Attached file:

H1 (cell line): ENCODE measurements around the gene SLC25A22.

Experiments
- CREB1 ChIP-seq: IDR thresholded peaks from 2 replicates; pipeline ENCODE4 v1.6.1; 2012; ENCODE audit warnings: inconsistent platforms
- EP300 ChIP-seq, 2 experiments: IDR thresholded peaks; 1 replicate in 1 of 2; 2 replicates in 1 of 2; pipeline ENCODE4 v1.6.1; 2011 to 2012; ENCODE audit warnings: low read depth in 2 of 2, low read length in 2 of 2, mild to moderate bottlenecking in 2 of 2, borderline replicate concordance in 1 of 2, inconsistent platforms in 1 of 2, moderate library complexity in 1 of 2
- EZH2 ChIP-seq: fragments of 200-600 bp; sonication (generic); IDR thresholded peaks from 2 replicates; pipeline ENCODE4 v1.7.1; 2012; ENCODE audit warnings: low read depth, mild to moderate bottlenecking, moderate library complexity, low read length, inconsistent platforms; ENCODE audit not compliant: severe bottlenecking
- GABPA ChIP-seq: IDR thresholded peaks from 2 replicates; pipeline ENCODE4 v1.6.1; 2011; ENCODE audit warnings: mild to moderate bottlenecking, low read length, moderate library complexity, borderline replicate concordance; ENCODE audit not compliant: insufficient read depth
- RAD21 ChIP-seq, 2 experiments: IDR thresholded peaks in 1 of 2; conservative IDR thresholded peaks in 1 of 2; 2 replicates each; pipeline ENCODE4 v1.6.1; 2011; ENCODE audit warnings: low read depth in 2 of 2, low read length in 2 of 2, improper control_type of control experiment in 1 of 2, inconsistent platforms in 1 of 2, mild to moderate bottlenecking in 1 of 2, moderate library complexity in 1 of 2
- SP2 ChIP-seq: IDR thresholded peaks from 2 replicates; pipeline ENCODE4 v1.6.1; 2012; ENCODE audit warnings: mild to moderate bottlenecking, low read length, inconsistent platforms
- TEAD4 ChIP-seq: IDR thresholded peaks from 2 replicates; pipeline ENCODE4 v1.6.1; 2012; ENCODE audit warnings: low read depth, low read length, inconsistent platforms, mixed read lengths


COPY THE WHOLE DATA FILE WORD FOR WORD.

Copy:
H1 (cell line): ENCODE measurements around the gene SLC25A22.

Experiments
- CREB1 ChIP-seq: IDR thresholded peaks from 2 replicates; pipeline ENCODE4 v1.6.1; 2012; ENCODE audit warnings: inconsistent platforms
- EP300 ChIP-seq, 2 experiments: IDR thresholded peaks; 1 replicate in 1 of 2; 2 replicates in 1 of 2; pipeline ENCODE4 v1.6.1; 2011 to 2012; ENCODE audit warnings: low read depth in 2 of 2, low read length in 2 of 2, mild to moderate bottlenecking in 2 of 2, borderline replicate concordance in 1 of 2, inconsistent platforms in 1 of 2, moderate library complexity in 1 of 2
- EZH2 ChIP-seq: fragments of 200-600 bp; sonication (generic); IDR thresholded peaks from 2 replicates; pipeline ENCODE4 v1.7.1; 2012; ENCODE audit warnings: low read depth, mild to moderate bottlenecking, moderate library complexity, low read length, inconsistent platforms; ENCODE audit not compliant: severe bottlenecking
- GABPA ChIP-seq: IDR thresholded peaks from 2 replicates; pipeline ENCODE4 v1.6.1; 2011; ENCODE audit warnings: mild to moderate bottlenecking, low read length, moderate library complexity, borderline replicate concordance; ENCODE audit not compliant: insufficient read depth
- RAD21 ChIP-seq, 2 experiments: IDR thresholded peaks in 1 of 2; conservative IDR thresholded peaks in 1 of 2; 2 replicates each; pipeline ENCODE4 v1.6.1; 2011; ENCODE audit warnings: low read depth in 2 of 2, low read length in 2 of 2, improper control_type of control experiment in 1 of 2, inconsistent platforms in 1 of 2, mild to moderate bottlenecking in 1 of 2, moderate library complexity in 1 of 2
- SP2 ChIP-seq: IDR thresholded peaks from 2 replicates; pipeline ENCODE4 v1.6.1; 2012; ENCODE audit warnings: mild to moderate bottlenecking, low read length, inconsistent platforms
- TEAD4 ChIP-seq: IDR thresholded peaks from 2 replicates; pipeline ENCODE4 v1.6.1; 2012; ENCODE audit warnings: low read depth, low read length, inconsistent platforms, mixed read lengths